Perspective, then, can be seen as a virtue. Someone who views things in correct proportions — mountains as mountains and mole hills as mole hills — is less likely to engage in petty acts of retribution, or drown in a well of panic. Perspective is more than just visual sense, however: it’s essentially comparative in nature. You can’t tell if it’s a mountain or a mole hill unless you look at some other object — a tree, a blade of grass, even yourself — and gauge the size differential. Similarly, a lost toy may seem like a major tragedy for a 2-year-old with virtually no life experience, but it’s nothing to her 35-year-old mother who has survived the loss of many toys, not to mention keys, a debit card and the beaded handbag that would look really great with that outfit.

Perspective, then, is based primarily upon proper comparison rather than simply “vision.” It’s certainly not limited to the physical sense, either; we compare textures with our hands and the loudness of sounds with our ears. It’s not simply enough to perceive; you need to process the input of your senses.

This can lead to a greater understanding of our place and role in the multi-verse, certainly. But that’s not why it’s a virtue. It’s a virtue because, first and foremost, it allows us to see our place and role within our families and communities — whatever designation of “humans in groups” you’d like to use. Perspective improves social cohesion by lessening the drive for extreme reaction.

At least that’s my take on it. What’s yours?

still pondering: what’s coming eventually

Still pondering virtues.

The next one I write about will ne “vision” on the ADF list, compared to Aedh Rua’s concept of misneach, or right measure (the closest concept I can find in his list, but the discrepancy between the two lists themselves is intringuing).

Alas, I have to go running first and then go family things, but more tomorrow, perhaps!

the jealousy of Emer: a song without a tune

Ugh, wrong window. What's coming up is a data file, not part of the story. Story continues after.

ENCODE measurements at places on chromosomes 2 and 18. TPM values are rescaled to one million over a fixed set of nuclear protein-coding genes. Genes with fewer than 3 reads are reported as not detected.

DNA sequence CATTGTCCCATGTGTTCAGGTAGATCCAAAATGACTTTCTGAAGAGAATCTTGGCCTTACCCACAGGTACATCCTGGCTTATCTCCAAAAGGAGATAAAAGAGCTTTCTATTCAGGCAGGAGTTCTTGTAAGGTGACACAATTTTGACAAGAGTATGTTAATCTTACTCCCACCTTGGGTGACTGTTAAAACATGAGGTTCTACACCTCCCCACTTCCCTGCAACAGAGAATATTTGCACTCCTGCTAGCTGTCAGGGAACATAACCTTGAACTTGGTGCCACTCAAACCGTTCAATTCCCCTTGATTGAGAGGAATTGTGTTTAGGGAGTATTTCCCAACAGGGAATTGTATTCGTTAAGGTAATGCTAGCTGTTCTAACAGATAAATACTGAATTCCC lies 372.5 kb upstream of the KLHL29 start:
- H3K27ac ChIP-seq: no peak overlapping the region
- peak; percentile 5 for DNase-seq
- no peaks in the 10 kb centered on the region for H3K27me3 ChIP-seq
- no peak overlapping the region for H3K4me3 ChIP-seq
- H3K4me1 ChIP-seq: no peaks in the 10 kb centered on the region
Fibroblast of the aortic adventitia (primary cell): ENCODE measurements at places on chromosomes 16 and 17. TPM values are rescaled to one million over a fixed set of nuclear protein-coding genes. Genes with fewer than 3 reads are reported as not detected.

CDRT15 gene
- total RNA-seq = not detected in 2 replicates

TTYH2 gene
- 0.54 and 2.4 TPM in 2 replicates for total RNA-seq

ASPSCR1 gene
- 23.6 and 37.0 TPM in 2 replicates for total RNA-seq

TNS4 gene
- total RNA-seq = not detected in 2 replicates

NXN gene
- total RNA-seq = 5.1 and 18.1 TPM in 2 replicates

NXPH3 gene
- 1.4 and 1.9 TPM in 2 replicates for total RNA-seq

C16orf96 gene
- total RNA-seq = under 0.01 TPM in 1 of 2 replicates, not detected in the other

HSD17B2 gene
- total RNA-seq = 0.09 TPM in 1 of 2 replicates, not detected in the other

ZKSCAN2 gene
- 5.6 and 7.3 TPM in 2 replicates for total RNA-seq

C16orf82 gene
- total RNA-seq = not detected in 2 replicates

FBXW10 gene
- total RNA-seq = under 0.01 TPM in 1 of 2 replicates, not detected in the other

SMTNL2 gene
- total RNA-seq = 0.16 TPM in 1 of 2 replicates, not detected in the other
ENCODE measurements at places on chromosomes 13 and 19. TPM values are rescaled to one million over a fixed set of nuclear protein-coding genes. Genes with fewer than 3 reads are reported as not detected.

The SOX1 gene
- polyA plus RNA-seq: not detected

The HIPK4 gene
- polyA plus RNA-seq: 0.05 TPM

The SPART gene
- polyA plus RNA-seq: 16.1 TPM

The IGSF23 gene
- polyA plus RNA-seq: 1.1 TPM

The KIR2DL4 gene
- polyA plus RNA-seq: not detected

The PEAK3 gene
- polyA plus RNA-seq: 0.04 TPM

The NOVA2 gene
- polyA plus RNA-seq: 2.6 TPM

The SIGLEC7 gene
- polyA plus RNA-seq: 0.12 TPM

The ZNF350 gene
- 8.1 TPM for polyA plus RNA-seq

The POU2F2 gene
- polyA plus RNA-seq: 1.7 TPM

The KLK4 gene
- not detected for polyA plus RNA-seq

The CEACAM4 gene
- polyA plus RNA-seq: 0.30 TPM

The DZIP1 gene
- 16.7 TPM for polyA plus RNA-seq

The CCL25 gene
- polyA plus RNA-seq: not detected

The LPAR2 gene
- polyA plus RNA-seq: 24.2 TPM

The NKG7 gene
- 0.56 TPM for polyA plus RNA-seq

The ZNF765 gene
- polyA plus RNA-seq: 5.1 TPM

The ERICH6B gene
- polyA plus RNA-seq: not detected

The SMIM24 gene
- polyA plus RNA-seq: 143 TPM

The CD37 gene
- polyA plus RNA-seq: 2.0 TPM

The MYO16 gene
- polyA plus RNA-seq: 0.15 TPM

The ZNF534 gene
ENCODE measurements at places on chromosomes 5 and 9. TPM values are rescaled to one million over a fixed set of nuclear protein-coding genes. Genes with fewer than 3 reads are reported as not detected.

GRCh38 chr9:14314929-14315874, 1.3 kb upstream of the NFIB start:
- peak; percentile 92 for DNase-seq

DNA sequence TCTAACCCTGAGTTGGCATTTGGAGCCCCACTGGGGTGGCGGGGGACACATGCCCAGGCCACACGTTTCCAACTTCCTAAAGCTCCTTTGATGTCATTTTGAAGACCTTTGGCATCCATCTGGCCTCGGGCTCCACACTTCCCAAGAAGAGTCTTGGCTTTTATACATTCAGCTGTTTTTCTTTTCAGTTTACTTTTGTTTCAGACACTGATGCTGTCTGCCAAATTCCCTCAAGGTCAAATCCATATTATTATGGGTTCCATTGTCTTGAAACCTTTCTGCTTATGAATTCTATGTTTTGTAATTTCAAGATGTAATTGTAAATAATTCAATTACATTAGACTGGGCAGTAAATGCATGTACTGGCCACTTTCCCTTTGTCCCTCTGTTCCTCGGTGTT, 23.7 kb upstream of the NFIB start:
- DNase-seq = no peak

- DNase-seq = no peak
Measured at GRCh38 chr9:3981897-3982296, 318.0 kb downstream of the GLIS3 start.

The scattered words of a song I wrote in yesteryear on a green scrap of paper:

Where are you going, your white hand knife-ready?
Steal away, come away, come and take what is yours:
your tears in the sea and lost in the eddy

the gray of the waves, your feet on the jetty
Steal away, come away, come and take what is yours.
Where are you going, your white hand knife-ready?

The red of your heart’s blood the tale does not carry.
Steal away, come away, come and take what is yours:
your tears in the sea and lost in the eddy

The wind twists your hair but your pale grip is steady.
Steal away, come away, come and take what is yours:
Where are you going, your white hand knife-ready?

And she lets him go in the face of your fury.
Steal away, come away, come and take what is yours:
Where are you going, your white hand knife-ready?
your tears in the sea and lost in the eddy

An autumn thought

A November sky: eggshell blue and tossed by the wind. Oak leaves dance brownly to the ground.

The sun never seems to reach its zenith in the darkening time. Even at noon, it’s westering — always at a tilt over the horizon, blinding the eyes, painting the pavement in long shadows. The half-full moon waltzes into the blue, unafraid of the zenith that Grian shies from.

Breathe in the wet scent of earth, the dry leaves, the bright sky. Accept the gift that is given.

trust: a poem

Since I’m musing about faith and its relationship to trust, I dug up a poem I wrote last year. It concerns the fragile nature of trust, and thus of faith.

trust —
is a precarious thing
with spiderweb feathers
and sugar-spun wings

quick into flight
and mantled in light
before powdered into keen-edged dust

a penitent saint
with eyes spun of glass
and palms free of taint

or a streetcorner whore
rouged and broad, a door
giving forth and giving out

common as clay
and dull as the day
with the color of pigeons
ash gray, ash gray

a shit-stain, a death
unnoticed as breath
and the jewel beyond price